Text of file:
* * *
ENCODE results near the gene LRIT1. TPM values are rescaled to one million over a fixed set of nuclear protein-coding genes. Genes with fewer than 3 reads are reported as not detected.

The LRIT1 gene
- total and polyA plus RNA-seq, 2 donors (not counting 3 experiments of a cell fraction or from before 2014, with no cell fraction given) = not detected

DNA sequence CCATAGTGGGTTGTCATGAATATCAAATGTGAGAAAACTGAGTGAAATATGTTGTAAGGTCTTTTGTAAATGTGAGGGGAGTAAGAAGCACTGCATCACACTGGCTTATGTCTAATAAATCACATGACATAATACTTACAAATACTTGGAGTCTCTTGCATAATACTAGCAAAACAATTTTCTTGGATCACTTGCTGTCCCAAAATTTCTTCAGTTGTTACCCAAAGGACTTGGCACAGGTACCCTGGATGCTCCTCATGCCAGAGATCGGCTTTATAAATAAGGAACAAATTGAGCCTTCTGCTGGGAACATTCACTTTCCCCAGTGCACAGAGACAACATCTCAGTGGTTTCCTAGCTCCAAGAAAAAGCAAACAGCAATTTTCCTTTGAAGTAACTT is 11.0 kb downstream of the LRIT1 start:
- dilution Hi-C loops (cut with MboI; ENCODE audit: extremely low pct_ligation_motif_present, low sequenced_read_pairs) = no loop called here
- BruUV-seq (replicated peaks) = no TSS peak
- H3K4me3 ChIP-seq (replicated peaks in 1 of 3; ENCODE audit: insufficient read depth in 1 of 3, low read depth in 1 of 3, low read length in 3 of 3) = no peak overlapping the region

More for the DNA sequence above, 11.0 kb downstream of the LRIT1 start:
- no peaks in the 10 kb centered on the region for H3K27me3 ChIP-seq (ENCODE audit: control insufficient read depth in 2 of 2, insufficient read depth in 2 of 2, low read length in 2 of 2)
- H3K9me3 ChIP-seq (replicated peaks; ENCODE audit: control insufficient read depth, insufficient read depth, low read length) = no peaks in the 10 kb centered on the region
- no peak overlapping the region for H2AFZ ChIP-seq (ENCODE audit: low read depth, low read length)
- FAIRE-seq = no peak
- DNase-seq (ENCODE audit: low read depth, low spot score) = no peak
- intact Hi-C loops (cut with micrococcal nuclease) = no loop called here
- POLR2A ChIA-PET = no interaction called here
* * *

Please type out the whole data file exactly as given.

ENCODE results near the gene LRIT1. TPM values are rescaled to one million over a fixed set of nuclear protein-coding genes. Genes with fewer than 3 reads are reported as not detected.

The LRIT1 gene
- total and polyA plus RNA-seq, 2 donors (not counting 3 experiments of a cell fraction or from before 2014, with no cell fraction given) = not detected

DNA sequence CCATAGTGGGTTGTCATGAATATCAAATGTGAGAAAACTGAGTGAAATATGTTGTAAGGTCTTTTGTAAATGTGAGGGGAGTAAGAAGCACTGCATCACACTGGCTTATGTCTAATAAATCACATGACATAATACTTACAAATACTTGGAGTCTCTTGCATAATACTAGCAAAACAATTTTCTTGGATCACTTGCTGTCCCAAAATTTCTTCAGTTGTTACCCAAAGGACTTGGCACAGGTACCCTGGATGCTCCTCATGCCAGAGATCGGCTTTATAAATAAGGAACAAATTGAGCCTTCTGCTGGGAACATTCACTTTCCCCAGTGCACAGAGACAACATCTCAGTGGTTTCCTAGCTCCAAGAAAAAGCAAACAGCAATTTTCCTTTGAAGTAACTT is 11.0 kb downstream of the LRIT1 start:
- dilution Hi-C loops (cut with MboI; ENCODE audit: extremely low pct_ligation_motif_present, low sequenced_read_pairs) = no loop called here
- BruUV-seq (replicated peaks) = no TSS peak
- H3K4me3 ChIP-seq (replicated peaks in 1 of 3; ENCODE audit: insufficient read depth in 1 of 3, low read depth in 1 of 3, low read length in 3 of 3) = no peak overlapping the region

More for the DNA sequence above, 11.0 kb downstream of the LRIT1 start:
- no peaks in the 10 kb centered on the region for H3K27me3 ChIP-seq (ENCODE audit: control insufficient read depth in 2 of 2, insufficient read depth in 2 of 2, low read length in 2 of 2)
- H3K9me3 ChIP-seq (replicated peaks; ENCODE audit: control insufficient read depth, insufficient read depth, low read length) = no peaks in the 10 kb centered on the region
- no peak overlapping the region for H2AFZ ChIP-seq (ENCODE audit: low read depth, low read length)
- FAIRE-seq = no peak
- DNase-seq (ENCODE audit: low read depth, low spot score) = no peak
- intact Hi-C loops (cut with micrococcal nuclease) = no loop called here
- POLR2A ChIA-PET = no interaction called here